by Natalie Goodnow, Artistic Associate
TAP began programming in collaboration with HACA (Housing Authority of the City of Austin) in February of 2010, and we’re thrilled to be beginning our fourth semester with the communities at Booker T. Washington, Meadowbrook, Shadowbend, and our second semester at Goodrich Apartments. Some of our past projects at HACA sites have included: Giant puppets and a community garden at Booker T., filmmaking at Meadowbrook and Shadowbend, the creation of a “class pet” at Shadowbend and Goodrich, and drumming and dancing at Meadowbrook. Other highlights include field trips to local farms, to an annual parade in honor of Cesar Chavez, and to the Save Our Schools rally this past spring.
I can’t wait to see what our fantastic team of HACA Teaching Artists do with the youth this fall, and I’m thrilled, as the new HACA Site Director at TAP (taking over for the fabulous Dustin Wills), to be in a position to support this important work, as I find that the relationship we form with youth and communities at these HACA sites is really special.
Here’s a little something I wrote about our HACA class community last year at Booker T., where I taught during the 2010-2011 school year:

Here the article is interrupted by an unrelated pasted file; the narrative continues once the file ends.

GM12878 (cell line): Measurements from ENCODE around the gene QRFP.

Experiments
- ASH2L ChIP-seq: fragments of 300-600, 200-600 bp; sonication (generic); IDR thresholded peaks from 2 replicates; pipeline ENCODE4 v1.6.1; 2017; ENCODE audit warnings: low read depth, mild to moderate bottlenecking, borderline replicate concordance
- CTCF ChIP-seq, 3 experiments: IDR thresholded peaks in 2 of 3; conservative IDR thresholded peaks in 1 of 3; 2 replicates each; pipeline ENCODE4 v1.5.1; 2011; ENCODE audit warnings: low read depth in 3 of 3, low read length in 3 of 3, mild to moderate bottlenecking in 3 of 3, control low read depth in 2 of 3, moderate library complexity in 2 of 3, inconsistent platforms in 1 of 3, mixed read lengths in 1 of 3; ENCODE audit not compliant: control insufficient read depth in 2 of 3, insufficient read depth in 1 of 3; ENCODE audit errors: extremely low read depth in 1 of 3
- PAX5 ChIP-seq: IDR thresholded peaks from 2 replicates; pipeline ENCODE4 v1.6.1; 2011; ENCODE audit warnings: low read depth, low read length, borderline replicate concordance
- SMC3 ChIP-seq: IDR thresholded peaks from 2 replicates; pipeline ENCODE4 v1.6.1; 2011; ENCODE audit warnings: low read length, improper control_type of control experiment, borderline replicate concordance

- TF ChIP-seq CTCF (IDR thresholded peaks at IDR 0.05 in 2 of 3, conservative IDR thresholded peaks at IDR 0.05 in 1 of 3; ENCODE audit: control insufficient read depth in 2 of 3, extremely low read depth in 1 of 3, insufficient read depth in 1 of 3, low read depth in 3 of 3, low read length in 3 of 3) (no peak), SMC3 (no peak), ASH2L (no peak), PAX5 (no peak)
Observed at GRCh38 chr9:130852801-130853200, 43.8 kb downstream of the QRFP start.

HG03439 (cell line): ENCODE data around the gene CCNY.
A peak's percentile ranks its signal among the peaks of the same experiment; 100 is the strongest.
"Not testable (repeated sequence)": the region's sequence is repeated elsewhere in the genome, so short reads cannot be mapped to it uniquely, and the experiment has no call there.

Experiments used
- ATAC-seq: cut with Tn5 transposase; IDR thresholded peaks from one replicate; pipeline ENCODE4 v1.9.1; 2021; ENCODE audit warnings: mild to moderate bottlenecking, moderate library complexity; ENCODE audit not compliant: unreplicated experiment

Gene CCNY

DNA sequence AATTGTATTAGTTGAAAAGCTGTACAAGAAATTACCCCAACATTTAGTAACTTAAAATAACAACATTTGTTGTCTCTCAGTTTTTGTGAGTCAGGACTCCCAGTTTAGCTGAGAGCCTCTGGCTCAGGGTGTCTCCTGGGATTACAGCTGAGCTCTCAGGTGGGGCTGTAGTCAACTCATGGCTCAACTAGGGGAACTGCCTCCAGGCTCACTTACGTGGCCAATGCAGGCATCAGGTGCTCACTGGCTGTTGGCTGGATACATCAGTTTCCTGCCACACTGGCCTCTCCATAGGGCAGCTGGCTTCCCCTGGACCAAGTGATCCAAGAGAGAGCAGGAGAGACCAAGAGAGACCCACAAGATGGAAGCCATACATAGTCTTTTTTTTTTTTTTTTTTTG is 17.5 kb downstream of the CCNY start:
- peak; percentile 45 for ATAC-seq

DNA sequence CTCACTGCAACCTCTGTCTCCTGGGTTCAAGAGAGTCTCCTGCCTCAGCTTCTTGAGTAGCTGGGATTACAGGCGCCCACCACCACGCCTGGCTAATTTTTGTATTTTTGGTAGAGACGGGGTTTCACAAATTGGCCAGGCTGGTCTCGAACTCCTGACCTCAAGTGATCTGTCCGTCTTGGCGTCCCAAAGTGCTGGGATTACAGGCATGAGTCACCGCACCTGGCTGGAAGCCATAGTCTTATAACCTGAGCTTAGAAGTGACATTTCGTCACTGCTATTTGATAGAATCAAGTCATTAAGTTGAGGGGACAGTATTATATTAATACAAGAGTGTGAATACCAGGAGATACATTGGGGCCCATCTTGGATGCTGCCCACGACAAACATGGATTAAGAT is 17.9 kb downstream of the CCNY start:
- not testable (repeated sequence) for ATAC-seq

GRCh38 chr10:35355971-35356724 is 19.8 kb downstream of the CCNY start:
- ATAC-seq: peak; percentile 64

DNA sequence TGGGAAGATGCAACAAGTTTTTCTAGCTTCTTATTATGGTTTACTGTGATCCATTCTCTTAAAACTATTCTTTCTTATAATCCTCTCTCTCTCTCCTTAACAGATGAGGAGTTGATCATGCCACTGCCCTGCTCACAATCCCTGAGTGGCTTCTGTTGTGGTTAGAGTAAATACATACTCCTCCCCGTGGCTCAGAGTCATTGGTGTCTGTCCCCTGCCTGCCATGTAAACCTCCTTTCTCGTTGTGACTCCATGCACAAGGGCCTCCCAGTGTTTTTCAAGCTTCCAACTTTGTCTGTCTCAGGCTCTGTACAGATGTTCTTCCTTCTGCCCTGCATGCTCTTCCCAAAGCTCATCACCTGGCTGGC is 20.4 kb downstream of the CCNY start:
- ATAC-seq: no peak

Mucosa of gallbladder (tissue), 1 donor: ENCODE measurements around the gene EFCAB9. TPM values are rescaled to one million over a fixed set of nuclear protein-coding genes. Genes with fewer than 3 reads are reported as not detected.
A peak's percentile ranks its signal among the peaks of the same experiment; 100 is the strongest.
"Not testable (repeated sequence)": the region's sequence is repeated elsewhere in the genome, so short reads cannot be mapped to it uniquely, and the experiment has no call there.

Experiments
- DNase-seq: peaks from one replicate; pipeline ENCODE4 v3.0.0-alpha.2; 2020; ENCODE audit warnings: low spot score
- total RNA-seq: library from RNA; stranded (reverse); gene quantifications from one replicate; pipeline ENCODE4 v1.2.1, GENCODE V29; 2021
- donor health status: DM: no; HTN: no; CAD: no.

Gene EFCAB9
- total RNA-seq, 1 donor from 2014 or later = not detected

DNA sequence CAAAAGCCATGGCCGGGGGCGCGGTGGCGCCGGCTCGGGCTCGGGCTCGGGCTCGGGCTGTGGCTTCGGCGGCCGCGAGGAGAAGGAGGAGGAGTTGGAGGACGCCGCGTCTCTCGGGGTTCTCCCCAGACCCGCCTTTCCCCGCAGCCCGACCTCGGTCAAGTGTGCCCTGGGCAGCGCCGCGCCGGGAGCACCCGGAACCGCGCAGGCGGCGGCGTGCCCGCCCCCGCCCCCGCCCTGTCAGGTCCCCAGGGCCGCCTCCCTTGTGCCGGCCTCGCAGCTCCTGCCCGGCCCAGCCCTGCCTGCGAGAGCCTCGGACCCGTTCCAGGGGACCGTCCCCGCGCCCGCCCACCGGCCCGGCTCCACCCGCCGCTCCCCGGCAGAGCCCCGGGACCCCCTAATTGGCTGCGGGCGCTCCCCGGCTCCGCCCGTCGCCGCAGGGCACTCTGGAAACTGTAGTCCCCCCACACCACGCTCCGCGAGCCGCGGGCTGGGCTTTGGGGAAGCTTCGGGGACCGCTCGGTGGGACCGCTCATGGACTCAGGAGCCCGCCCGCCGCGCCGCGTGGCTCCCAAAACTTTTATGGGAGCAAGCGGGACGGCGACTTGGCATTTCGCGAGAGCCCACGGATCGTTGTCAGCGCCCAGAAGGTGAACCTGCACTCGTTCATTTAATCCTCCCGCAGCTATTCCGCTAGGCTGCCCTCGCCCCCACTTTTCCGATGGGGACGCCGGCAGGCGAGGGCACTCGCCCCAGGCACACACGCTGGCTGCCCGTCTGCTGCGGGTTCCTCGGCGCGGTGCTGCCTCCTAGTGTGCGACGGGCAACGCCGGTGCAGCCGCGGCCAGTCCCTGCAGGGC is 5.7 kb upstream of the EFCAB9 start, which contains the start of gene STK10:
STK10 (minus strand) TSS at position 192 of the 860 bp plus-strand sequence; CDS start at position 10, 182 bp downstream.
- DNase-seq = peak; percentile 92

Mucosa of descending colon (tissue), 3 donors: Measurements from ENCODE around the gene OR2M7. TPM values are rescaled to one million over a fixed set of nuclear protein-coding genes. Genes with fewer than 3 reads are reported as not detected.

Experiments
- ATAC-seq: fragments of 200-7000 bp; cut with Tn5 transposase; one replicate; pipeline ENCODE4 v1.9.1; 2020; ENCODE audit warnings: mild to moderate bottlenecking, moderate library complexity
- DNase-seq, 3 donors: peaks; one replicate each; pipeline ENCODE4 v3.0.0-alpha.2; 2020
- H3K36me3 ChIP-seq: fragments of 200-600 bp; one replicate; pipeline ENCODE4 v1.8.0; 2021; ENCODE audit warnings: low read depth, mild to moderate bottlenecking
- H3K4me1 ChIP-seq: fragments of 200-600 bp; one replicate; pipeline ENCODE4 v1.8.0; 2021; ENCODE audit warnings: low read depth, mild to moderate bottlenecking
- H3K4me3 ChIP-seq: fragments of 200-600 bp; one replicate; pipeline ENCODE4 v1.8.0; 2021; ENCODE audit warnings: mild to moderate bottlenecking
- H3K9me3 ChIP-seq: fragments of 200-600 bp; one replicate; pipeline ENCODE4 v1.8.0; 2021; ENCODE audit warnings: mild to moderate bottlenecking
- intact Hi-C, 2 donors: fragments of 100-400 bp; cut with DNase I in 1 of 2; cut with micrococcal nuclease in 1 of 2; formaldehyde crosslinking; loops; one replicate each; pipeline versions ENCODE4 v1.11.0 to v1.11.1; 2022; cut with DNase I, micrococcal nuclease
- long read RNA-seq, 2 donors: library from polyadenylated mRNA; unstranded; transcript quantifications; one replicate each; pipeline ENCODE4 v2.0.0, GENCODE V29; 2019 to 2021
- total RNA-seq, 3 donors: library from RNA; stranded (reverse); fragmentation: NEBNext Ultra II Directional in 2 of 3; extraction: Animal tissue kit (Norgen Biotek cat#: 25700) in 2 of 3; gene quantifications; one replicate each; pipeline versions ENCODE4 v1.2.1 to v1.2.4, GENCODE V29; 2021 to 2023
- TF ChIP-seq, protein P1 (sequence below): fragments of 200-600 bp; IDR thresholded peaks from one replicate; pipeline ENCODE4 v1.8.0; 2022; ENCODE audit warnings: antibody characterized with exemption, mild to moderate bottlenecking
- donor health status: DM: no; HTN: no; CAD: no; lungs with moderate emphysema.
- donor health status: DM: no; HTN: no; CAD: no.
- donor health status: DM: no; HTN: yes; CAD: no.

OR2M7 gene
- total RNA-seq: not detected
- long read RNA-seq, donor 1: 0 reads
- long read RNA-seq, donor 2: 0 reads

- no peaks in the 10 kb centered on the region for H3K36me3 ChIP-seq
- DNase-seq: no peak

I love our class and our class project at Booker T. Something about working at a HACA site allows me to develop a much closer and more genuine relationship with the students than in any other after-school setting I’ve worked in. Since the students aren’t required to go, the students who choose to come every week are there because they are invested in and committed to what we are doing. Working in this way forces us, as teachers, to respect student voice and honor their voices – they keep coming back because this project is theirs. I also love having three hours of “face time” with the students, in our small learning community. In other after-school settings, though I technically see the students for three hours once a week, for much of that time they’re in larger groups (the cafeteria at snack time, playing outside with everyone at recess), so I don’t really get to talk to them or get to know them nearly as well as I’ve already gotten to know my students at BTW after just few months. I think I had forgotten what an impact we could have on youth before I started with HACA, how much working on a project together and getting the attention of support of caring adults and a supportive learning community could mean to the students. One student (Zhaire) kept saying all throughout class this past Friday, “I love this!”